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Upfront Notebook: Nets Get Closer to Finish Line

After a slow start, the broadcast networks appear to be more than halfway done with their upfront deals.

Despite protests by ad buyers, the networks seem to be getting the double-digit price increases on a cost-per-thousand viewers basis they have been pushing for. At the high end some networks are commanding prices around 13%.

But market sources say that the high prices might be keeping some of the dollars that had been expected to enrich this upfront—dollars that had been spent in scatter or on digital advertising last year—on the sideline. Of course, the networks could still see those dollars between now and October, when upfront deals go from being holds (or reservations) to orders.

Even with double digit price increases, network ad revenue might not go up. In a report, Michael Nathanson said that, excluding the Olympics, national TV ad spending will be up just 2% in the third quarter of 2016 and flat in the fourth quarter, when new upfront deals kick in.

Last week NBCUniversal CEO Steve Burke told an investment conference that NBCU had completed a majority of its business.

Market sources indicated that NBC was getting prices in the low teens selling inventory at both its broadcast networks and its cable networks.

Fox, which only has two hours of primetime per night to sell and often closes its upfront earlier than its competitors, was also at least midway done with its deals.

After years of American Idol fueled increases, Fox cut its rates last year to be more in line with its competitors as its ratings fell. Fox’s rates are still on the high end, but with its ratings starting to turn around it was able to negotiate rates in the high-single digit to low double-digit range.

CBS, which usually leads the networks in broadcast ad volume—and led in viewership last season—was also getting double digit increases.

ABC, which was very aggressive on pricing last year, was getting CPM increases just over 10%, market sources said.

On the cable side, Viacom, despite the soap opera going on in its boardroom, was able to close out its upfront deals.

Despite lower ratings, Viacom was able to increase its volume by double digits, according to market sources.

Viacom’s healthy volume was the result of several factors. For one thing, ad sales chief Jeff Lucas was satisfied with price increases in the 7% to 9% range. And several of Viacom’s key categories were hot including toys and family films at Nickelodeon.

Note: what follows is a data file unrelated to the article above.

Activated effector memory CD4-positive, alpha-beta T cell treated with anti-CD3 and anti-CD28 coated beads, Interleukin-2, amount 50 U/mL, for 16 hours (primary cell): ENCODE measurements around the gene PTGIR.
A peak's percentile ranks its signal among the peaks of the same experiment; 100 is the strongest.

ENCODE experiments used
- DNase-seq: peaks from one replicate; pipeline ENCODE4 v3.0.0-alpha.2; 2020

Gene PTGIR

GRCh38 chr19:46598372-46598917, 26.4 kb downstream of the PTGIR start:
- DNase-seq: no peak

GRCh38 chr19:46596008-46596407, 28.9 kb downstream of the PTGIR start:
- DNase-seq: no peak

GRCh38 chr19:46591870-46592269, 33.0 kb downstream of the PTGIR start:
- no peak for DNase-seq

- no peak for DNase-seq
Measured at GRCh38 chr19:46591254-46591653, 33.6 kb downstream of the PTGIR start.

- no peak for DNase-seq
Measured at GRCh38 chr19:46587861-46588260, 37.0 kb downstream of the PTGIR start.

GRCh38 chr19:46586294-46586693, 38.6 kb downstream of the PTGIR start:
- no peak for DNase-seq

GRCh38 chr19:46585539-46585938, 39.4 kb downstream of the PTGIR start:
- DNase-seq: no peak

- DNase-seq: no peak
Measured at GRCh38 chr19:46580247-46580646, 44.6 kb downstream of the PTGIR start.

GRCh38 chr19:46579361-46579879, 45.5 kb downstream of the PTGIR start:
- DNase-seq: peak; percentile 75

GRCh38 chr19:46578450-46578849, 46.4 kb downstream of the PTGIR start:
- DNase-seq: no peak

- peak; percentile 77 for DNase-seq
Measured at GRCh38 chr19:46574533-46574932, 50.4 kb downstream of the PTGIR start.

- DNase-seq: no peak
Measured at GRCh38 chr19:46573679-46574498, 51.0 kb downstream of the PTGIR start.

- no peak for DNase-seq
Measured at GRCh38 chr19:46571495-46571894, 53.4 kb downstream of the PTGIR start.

Viacom was able to bundle digital impressions on social media and Snapchat into its upfront deals. It also used its data products to get incremental spending out of clients. (Viacom CEO Philippe Dauman has told security analyst he expected the number of clients using Viacom Vantage to rise to 33 from 11 in last year’s upfront.)

Market sources said that Viacom did not require a minimum level of spending for clients wanting to use Vantage to more efficiently target its advertising. But Viacom did insist that those advertisers increase their volume, which meant moving dollars from other networks to Viacom’s.

How did Viacom and other programmers offering to sell audiences based on data other than traditional Nielsen age and sex C3 ratings sell? Do ask. Some sources said that prices aren’t set until after optimizers select the right inventory and the ads run. But they are fairly certain prices will be up and that the higher level of reach against target consumer and sales prevent clients from getting sticker shock.

Jon has been business editor of Broadcasting+Cable since 2010. He focuses on revenue-generating activities, including advertising and distribution, as well as executive intrigue and merger and acquisition activity. Just about any story is fair game, if a dollar sign can make its way into the article. Before B+C, Jon covered the industry for TVWeek, Cable World, Electronic Media, Advertising Age and The New York Post. A native New Yorker, Jon is hiding in plain sight in the suburbs of Chicago.